It starts with confusion and signs of memory loss, but as the disease progresses, a lifetime of language and decision-making skills slowly deteriorate. As symptoms worsen, the Alzheimer’s patient progressively requires more care.
Alzheimer’s disease currently affects over 5 million Americans and is growing fast. Without better treatment, experts say the number of cases in the United States will soon double.
This week the Department of Health and Human Services (HHS) announced details of an aggressive new strategy to address the nation’s Alzheimer’s epidemic. The plan includes two major clinical trials that work toward prevention, and the development of an effective treatment by 2025.
The ambitious goal stems from the National Alzheimer’s Project Act (NAPA). The disease-led legislation and funding program is aimed not only at advancing treatment, but also works to provide help for patients and their families adjusting to life with a debilitating illness. Since NAPA passed in January 2011, the Obama administration has since offered additional funding to support Alzheimer’s research and other programs related to the disease.
Efforts to realize NAPA’s big goals came last week at the 2012 Alzheimer’s Research Summit. HHS Secretary Kathleen Sebelius announced two proposed trials for treatments that may slow progression, delay onset, and even prevent the disease within the next 13 years.
According to the World Health Organization, while Alzheimer’s can occur in people as young as 40 years old, incidents increase exponentially with advancing age. Experts say that as the nation’s senior population is projected to double in the coming decades, policymakers, health service providers, patients, and their family caregivers all stand a lot to gain from NAPA’s success. Recent estimates find that the direct and indirect expenses related to Alzheimer’s and other dementias in the United States run more than $150 billion annually.
But research can be costly too. The HHS says nearly $8 million will go to fund a trial testing an insulin nasal spray as a possibility for treatment. The National Institutes of Health is ponying up another $16 million for another study focusing on Alzheimer’s prevention, which targets people thought to be at the highest risk for the disease.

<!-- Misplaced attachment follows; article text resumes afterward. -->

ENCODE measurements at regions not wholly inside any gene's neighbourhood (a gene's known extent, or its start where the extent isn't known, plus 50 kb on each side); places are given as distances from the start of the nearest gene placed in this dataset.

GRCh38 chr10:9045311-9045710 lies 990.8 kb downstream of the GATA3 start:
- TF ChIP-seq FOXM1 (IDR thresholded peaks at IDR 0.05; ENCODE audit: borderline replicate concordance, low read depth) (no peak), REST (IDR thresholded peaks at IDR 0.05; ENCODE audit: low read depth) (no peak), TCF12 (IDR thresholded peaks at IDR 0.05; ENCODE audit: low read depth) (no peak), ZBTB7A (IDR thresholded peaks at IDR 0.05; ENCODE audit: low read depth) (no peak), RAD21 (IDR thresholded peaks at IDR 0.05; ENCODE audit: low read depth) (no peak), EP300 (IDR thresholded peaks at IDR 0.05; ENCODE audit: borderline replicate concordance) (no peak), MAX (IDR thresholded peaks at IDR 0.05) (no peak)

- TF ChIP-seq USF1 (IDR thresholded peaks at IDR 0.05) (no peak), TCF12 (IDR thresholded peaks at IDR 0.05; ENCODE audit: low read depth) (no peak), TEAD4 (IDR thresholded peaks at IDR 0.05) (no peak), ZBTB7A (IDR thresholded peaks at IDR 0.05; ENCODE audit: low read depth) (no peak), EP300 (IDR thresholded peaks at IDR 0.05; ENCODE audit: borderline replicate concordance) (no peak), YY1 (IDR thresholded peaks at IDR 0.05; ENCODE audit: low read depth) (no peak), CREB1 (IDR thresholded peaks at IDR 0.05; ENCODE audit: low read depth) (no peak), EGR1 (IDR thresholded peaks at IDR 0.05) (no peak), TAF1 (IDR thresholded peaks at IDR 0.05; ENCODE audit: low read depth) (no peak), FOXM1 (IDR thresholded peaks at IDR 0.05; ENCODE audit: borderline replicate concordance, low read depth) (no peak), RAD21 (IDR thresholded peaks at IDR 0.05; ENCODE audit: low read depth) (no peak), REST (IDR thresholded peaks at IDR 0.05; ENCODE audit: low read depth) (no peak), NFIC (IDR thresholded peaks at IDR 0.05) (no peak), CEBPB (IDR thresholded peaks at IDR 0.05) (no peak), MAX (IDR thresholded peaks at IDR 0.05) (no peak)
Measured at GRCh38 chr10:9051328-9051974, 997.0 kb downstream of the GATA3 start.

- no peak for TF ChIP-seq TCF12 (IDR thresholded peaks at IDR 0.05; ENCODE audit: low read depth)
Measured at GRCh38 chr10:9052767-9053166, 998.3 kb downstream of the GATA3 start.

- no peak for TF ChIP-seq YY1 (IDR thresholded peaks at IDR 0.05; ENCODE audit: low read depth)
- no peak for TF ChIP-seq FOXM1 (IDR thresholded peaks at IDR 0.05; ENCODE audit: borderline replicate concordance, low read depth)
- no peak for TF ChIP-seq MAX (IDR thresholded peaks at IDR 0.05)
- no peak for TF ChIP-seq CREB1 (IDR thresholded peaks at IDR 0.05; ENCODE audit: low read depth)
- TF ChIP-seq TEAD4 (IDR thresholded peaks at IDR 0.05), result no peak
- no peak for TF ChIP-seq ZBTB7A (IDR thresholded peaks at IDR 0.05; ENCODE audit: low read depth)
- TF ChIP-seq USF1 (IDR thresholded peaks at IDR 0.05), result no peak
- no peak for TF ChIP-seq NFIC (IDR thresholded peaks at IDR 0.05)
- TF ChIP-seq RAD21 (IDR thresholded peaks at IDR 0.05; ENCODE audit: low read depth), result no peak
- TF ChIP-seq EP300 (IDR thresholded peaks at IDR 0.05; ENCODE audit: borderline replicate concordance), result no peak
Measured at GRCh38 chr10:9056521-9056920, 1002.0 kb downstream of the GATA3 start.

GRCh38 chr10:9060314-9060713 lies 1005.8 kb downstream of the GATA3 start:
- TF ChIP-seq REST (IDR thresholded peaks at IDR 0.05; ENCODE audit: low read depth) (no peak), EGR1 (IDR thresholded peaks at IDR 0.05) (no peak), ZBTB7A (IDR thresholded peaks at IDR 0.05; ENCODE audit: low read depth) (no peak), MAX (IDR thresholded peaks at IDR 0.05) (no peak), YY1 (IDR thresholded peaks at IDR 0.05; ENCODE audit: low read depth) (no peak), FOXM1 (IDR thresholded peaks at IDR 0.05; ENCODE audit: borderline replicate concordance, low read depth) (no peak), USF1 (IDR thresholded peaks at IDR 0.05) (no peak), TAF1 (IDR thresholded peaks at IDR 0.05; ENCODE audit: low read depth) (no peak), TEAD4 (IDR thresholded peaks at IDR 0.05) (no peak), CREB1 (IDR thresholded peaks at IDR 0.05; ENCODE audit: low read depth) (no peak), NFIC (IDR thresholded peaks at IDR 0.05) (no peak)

More research is expected soon, and the HHS says there are plans to test other drugs, as well as non-pharmaceutical treatments. Guided by strict research goals laid out in NAPA, the HHS says upcoming studies will aim to improve outcomes for minority populations, as NAPA’s new partnerships and federal outreach programs promise to make for a more diverse pool of subjects.
Much of the funding for this aggressive research strategy would come from President Obama’s proposed 2013 budget, which provides a $100 million increase for a variety of efforts to tackle Alzheimer’s disease. Public awareness campaigns and caregiver support programs would also receive federal dollars, but the lion’s share ($80 million) is allocated to research.
According to Secretary Sebelius, “These actions are the cornerstones of a historic effort to fight Alzheimer’s disease.”
In addition to federal support, the private sector is also expected to play a significant role. In a statement, Sebelius specified that this was “a national plan,” rather than a federal one, “because reducing the burden of Alzheimer’s will require the active engagement of both the public and private sectors.”
As researchers look for better treatments, the HHS will help develop better training programs for clinicians, and provide improved support for families. As part of the NAPA plan, a new website was recently unveiled, devoted to helping caregivers find services to better cope with the disease.
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